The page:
19. Haselkorn T, Bernstein L, Preston-Martin S, Cozen W, Mack WJ. Descriptive epidemiology of thyroid cancer in Los Angeles County, 1972-1995. Cancer Causes Control. 2000;11(2):163-70.         [ Links ]

20. Segi M, Fujisaku S, Kurihara M, Narai Y, Sasajima K. The age-adjusted death rates for malignant neoplasms in some selected sites in 23 countries in 1954-1955 and their geographical correlation. Tohoku J Exp Med. 1960;72:91-103.         [ Links ]

21. Doll R, Waterhouse J, Payne P. Cancer incidence in five continents: a technical report. Berlin: International Agency for Research on Cancer; 1966.         [ Links ]

22 Greene WH. Econometric Analysis. 6th ed. New Jersey: Pearson Prentice Hall; 2008.         [ Links ]

23. Latorre MRDO, Cardoso MRA. Análise de séries temporais em epidemiologia: uma introdução sobre os aspectos metodológicos. Rev Bras Epidemiol. 2001;4(3):145-52.         [ Links ]

24. Kim HJ, Fay MP, Feuer EJ, Midthune DN. Permutation tests for joinpoint regression with applications to cancer rates. Stat Med. 2000;19:335-51.         [ Links ]

25. Sprague BL, Warren Andersen S, Trentham-Dietz A. Thyroid cancer incidence and socioeconomic indicators of health care access. Cancer Causes Control. 2008;19(6):585-93.         [ Links ]

26. Ronckers C, Ron E. Thyroid cancer. Cancer incidence in four member countries (Cyprus, Egypt, Israel, and Jordan) of the Middle East cancer consortium (MECC) compared with US SEER. National Cancer Institute; 2006. Avaiable from: http://mecc.cancer.gov/publication/mecc-monograph.pdf. Accessed on: Oct 1, 2012.         [ Links ]

27. Ward LS, Morari EC, Leite JL, Bufalo NE, Guilhen AC, de Araujo PP, et al. Identifying a risk profile for thyroid cancer. Arq Bras Endocrinol Metabol. 2007;51:713-22.         [ Links ]

28. Coeli CM, Brito AS, Barbosa FS, Ribeiro MG, Sieiro AP, Vaisman M. Incidence and mortality from thyroid cancer in Brazil. Arq Bras Endocrinol Metabol. 2005;49:503-9.         [ Links ]

29. Mitchell I, Livingston EH, Chang AY, Holt S, Snyder WH 3rd, Lingvay I, et al. Trends in thyroid cancer demographics and surgical therapy in the United States. Surgery. 2007;142(6):823-8.         [ Links ]

30. Lope V, Pollán M, Pérez-Gómez B, Aragonés N, Ramis R, Gómez-Barroso D, et al. Municipal mortality due to thyroid cancer in Spain. BMC Public Health. 2006;6:302.         [ Links ]

31. Netea-Maier RT, Aben KK, Casparie MK, den Heijer M, Grefte JM, Slootweg P, et al. Trends in incidence and mortality of thyroid carcinoma in The Netherlands between 1989 and 2003: correlation with thyroid fine-needle aspiration cytology and thyroid surgery. Int J Cancer. 2008;123(7):1681-4.         [ Links ]

32. Lin JD, Chao TC, Sun JH, Ho C, Weng HF. Trends in the clinical characteristics of patients with papillary thyroid carcinoma in Taiwan. Oncology. 2000;58(4):280-5.         [ Links ]

33. Crocetti E, Capocaccia R, Casella C, Guzzinati S, Ferretti S, Rosso S, et al.; Network of the Italian Cancer Registries (AIRT). Population-based incidence and mortality cancer trends (1986-1997) from the network of Italian cancer registries. Eur J Cancer Prev. 2004;13(4):287-95.         [ Links ]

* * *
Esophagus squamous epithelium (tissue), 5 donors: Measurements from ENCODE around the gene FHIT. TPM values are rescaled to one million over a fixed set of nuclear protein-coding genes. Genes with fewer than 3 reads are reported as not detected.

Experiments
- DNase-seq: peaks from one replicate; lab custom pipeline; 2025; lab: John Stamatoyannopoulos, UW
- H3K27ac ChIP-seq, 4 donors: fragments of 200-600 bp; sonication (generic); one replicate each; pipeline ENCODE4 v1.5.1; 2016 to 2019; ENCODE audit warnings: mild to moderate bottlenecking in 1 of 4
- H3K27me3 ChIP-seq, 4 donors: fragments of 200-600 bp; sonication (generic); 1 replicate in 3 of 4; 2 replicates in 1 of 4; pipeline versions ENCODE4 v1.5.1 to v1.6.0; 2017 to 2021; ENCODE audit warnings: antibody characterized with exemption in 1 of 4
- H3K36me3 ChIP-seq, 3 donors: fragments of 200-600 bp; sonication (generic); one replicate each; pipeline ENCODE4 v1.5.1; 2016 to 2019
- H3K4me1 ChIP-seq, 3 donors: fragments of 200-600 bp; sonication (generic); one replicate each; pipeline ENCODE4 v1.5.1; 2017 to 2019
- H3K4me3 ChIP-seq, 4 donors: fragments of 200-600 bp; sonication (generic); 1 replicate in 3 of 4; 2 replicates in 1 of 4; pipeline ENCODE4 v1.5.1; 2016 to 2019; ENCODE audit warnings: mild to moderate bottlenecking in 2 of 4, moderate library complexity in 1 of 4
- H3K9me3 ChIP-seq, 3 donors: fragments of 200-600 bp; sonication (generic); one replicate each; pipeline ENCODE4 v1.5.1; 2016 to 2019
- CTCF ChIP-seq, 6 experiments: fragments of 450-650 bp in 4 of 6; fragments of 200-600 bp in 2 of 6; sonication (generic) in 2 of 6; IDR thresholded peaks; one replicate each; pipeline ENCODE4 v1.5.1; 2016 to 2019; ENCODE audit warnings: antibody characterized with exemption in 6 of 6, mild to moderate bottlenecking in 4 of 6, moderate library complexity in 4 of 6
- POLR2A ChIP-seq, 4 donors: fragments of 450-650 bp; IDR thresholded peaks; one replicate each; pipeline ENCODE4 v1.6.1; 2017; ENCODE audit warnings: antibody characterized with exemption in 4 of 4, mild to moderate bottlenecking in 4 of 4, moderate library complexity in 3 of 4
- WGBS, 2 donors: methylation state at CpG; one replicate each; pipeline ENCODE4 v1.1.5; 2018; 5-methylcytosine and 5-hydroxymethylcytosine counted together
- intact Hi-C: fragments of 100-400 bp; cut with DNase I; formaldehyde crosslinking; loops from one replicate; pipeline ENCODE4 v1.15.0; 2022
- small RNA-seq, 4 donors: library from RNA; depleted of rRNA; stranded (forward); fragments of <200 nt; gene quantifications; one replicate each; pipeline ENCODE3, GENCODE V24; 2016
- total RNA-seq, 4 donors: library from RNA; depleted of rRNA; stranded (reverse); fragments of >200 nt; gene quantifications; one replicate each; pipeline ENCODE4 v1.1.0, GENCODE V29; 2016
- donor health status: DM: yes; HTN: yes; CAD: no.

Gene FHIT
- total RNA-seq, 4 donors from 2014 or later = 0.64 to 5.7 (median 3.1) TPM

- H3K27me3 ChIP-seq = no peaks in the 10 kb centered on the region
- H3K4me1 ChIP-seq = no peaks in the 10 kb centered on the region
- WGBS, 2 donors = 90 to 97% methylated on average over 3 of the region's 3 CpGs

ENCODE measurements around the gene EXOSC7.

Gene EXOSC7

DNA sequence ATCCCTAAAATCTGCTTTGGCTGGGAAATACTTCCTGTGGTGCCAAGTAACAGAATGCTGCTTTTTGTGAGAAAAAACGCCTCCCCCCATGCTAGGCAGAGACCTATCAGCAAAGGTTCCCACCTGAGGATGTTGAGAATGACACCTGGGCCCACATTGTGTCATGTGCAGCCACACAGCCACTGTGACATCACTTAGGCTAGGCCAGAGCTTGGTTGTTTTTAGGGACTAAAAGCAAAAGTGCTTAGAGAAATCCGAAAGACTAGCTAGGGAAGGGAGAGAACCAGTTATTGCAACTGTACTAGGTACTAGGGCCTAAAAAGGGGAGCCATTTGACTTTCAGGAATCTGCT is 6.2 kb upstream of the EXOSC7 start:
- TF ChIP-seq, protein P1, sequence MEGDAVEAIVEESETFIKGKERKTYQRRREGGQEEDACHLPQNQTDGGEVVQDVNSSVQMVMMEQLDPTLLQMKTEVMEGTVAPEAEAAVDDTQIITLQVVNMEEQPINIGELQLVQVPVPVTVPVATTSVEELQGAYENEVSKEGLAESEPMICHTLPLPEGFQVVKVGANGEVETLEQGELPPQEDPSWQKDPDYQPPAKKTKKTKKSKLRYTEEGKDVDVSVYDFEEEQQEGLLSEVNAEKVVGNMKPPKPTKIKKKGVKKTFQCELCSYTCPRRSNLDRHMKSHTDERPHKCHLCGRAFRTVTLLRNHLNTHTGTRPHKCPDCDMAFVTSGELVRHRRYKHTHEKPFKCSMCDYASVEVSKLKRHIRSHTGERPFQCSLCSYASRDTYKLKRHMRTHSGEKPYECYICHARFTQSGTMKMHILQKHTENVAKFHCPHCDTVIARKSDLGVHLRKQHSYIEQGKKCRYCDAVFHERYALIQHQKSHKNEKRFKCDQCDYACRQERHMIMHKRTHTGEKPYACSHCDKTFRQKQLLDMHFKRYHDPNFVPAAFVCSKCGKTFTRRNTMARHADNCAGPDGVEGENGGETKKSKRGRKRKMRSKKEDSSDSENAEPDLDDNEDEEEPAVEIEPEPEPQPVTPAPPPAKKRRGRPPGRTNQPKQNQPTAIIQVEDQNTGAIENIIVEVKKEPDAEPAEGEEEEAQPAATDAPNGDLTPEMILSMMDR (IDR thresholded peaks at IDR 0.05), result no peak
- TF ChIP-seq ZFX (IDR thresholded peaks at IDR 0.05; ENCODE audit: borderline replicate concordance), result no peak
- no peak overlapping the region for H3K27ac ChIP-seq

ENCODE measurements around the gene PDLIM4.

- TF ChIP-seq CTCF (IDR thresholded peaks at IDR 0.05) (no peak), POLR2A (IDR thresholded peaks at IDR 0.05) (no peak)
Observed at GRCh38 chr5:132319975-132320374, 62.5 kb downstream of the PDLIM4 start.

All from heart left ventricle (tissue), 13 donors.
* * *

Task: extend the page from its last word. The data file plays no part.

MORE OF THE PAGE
34. Reynolds RM, Weir J, Stockton DL, Brewster DH, Sandeep TC, Strachan MW. Changing trends in incidence and mortality of thyroid cancer in Scotland. Clin Endocrinol (Oxf). 2005;62(2):156-62.         [ Links ]

35. Davies L, Welch HG. Epidemiology of head and neck cancer in the United States. Otolaryngol Head Neck Surg. 2006;135(3):451-7.         [ Links ]

36. Davies L, Welch HG. Increasing incidence of thyroid cancer in the United States, 1973-2002. JAMA. 2006;295(18):2164-7.         [ Links ]

37. Scheiden R, Keipes M, Bock C, Dippel W, Kieffer N, Capesius C. Thyroid cancer in Luxembourg: a national population-based data report (1983-1999). BMC Cancer. 2006;6:102.         [ Links ]

38. Ramírez-Vick M, Nieves-Rodríguez M, Lúgaro-Gómez A, Pérez-Irizarry J. Increasing incidence of thyroid cancer in Puerto Rico, 1985-2004. P R Health Sci J. 2011;30(3):109-15.         [ Links ]

39. Bukvic B, Sipetic S, Kalezic N, Diklic A, Paunovic I, Kovacevic B, et al. Changing trends in mortality of thyroid cancer in Belgrade population. J BUON. 2011;16(2):337-40.         [ Links ]

40. Colonna M, Bossard N, Guizard AV, Remontet L, Grosclaude P; le Réseau Francim. Descriptive epidemiology of thyroid cancer in France: incidence, mortality and survival. Ann Endocrinol (Paris). 2010;71(2):95-10.         [ Links ]

 

 

Correspondence to:
Raphael Mendonça Guimarães
Av. Horácio Macedo, s/n
lha do Fundão, Cidade Universitária
21941-598 – Rio de Janeiro, RJ, Brazil
raphael@iesc.ufrj.br

Received on Nov/23/2012
Accepted on Jan/14/2013

 

 

Disclosure: no potential conflict of interest relevant to this article was reported.

Creative Commons License All the contents of this journal, except where otherwise noted, is licensed under a Creative Commons Attribution License